Marketing Bootcamp

Smart Marketing Tips for New Restaurants

Smart Marketing Tips for New Restaurants
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The following excerpt is from the staff of Entrepreneur Media's book Start Your Own Restaurant and More. Buy it now from Amazon | Barnes & Noble | iTunes

As you consider various marketing vehicles, keep this in mind: Research conducted by the National Restaurant Association (NRA) reveals that word of mouth is still the best method of advertising. More than four out of five con­sumers are likely to choose a table-service restaurant they haven’t patronized before on the basis of a recommenda­tion from a family member or a friend. So make the foun­dation of your marketing program an absolutely dazzling dining experience that customers will want to talk about and repeat. Freddy’s Frozen Custard owner Scott Redler says, “I truly believe people are going to try you, and if you take care of them when they come in the door, that’s your best marketing. It’s proven to be true for us.”

Related: The Staff You Need to Hire to Run a Restaurant

Ask every new customer how they found out about you, and make a note of this information so you know how well your various marketing efforts are working. You can then decide to increase certain programs and eliminate those that aren’t working.

A key component of successful restaurant marketing is being sure your message is consistent with what you’re really about. Certainly a fine-dining establishment isn’t going to put its menus in clear vinyl sleeves and illustrate them with photographs of children enjoying burgers and fries. But the same restaurateur who chuckles at the absurdity of that image may well be guilty of a variety of other, subtler marketing sins.

For example, if senior citizens are a key segment of your market, do your menus and signs consider the physical changes, such as declining vision, that come with age? If you’re trying to attract families, are your photographs and illustrations contemporary and relative to your market? Does each element of your marketing package -- from décor to menu selections to printed materials -- reflect a consistent marketing message? Have you taken societal changes into account when designing your marketing materials?

Look for marketing opportunities

Marketing opportunities are often where you least expect them, and it pays to pay attention. Maxine Turner saw her deli business decrease sharply when the road in front of her building was under construction one summer. “It was very hot, so we put out a flier to all of the businesses here in our own complex and all around us, targeting all the people who came into our deli but who were frustrated because the construction made it difficult for them to get here,” she recalls. “We did a ‘beat the heat, beat the construction, bring a friend and have lunch on us’ campaign. It was a two-for-one promotion -- just a reminder that we were there and serving the community. Our business increased by 30 percent immediately, and it was amazing to see how many people came in without the two-for-one card.”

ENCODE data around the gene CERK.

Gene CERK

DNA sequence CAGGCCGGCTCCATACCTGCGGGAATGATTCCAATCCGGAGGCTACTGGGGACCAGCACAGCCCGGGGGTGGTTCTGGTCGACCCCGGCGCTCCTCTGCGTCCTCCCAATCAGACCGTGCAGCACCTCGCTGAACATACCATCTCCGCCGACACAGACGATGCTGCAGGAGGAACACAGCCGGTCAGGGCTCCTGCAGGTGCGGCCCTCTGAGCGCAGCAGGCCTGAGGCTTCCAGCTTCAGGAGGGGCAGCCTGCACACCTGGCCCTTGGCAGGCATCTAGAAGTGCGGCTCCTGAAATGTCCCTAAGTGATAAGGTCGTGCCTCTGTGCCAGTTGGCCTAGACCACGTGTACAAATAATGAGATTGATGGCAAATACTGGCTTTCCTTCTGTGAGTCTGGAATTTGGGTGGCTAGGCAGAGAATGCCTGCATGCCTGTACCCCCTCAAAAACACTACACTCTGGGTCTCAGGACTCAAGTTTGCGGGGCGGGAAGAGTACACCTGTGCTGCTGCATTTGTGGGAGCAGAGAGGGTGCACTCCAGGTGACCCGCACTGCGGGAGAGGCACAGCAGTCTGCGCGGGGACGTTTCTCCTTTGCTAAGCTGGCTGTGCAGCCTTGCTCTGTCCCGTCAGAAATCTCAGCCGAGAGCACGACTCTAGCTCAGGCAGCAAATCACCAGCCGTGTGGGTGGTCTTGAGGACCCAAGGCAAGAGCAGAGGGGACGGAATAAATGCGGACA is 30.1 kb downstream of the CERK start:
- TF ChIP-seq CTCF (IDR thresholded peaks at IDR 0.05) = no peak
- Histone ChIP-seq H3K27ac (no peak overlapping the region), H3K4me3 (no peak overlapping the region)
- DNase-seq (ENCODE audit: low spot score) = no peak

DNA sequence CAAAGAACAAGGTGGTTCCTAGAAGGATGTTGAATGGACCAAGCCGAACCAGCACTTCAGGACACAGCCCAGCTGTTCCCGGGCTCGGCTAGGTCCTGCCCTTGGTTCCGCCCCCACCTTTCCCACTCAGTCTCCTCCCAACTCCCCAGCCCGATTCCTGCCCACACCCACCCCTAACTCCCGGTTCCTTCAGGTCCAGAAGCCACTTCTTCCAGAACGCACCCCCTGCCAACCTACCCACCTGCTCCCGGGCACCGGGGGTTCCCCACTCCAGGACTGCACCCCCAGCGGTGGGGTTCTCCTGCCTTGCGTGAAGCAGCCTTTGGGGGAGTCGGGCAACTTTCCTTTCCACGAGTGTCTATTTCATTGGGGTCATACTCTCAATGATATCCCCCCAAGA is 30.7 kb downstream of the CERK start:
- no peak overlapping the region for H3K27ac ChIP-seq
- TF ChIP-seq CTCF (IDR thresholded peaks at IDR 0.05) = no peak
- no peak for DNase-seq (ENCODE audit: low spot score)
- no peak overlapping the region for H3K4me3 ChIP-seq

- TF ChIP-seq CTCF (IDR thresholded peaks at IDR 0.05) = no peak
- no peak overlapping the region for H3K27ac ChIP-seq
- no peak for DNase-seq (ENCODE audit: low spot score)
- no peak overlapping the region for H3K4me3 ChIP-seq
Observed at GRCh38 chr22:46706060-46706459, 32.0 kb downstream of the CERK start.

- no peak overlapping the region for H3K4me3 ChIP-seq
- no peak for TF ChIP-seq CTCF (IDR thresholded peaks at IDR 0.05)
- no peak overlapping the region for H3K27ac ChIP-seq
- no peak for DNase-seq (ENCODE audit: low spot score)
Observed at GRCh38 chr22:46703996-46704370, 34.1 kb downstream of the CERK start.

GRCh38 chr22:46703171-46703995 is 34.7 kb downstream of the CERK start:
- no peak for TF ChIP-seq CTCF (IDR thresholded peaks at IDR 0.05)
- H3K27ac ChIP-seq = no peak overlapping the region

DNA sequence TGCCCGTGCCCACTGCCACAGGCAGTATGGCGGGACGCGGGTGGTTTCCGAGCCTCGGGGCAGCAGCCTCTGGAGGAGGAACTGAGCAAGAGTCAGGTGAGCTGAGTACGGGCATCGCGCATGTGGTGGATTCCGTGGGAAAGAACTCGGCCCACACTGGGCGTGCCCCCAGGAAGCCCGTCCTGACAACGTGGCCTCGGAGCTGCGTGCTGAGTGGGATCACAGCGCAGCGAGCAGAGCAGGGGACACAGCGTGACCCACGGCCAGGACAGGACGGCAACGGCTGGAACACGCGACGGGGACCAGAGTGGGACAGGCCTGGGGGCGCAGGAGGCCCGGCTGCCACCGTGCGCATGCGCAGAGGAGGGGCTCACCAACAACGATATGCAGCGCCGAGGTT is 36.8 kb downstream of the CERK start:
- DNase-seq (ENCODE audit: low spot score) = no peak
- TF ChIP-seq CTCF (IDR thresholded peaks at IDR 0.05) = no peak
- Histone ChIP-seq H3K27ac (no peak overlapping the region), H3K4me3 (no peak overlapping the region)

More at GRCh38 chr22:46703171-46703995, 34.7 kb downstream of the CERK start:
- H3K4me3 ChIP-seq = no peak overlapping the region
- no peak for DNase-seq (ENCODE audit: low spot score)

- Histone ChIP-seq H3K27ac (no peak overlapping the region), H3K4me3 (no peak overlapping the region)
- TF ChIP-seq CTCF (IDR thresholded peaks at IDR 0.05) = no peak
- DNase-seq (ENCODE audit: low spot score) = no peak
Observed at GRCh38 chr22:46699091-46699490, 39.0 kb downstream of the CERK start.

Turner also pays close attention to what’s going on in the offices around her store. “If someone is moving in, we send them a little complimentary lunch to introduce ourselves and to welcome them to our business community,” she says. “We try to do anything we can to put our name in front of people.”

Your website

The modern-day business card is your website. It’s where people will find you and where you can present what you have to offer to the world. Not only can you post menu items, photos of what you sell and take reservations, but you can include testimonials from customers and reviews that have been printed or posted elsewhere. Videos can be part of your site, perhaps showing your cook making a house favorite. You can also include the history of your restaurant, nearby attractions that tourists might enjoy and even some trivia. You want visitors to be engaged and come back often, so you’ll want to keep the site updated. Make sure all of your marketing materials can lead people to your website. Remember, it is your calling card.

Going social

One of the most effective and affordable ways to promote a food-service business is through social media. “We entered the Facebook world early on and continue to be amazed at this extremely cost-effective method of communicating directly with guests,” say Scott Redler. “One person in our office is the ‘voice’ of Freddy’s on Facebook. She responds directly to friends who post messages to us. We launched a fan club that allows guests to sign up for email alerts and special offers.”

Don’t limit yourself to one social media platform; explore all of them and pay attention to trends and new opportunities. The social media landscape is evolving at a mind-boggling pace; get someone on your team -- either an employee or a consultant -- whose job it is to stay current on the latest trends and make them work for you.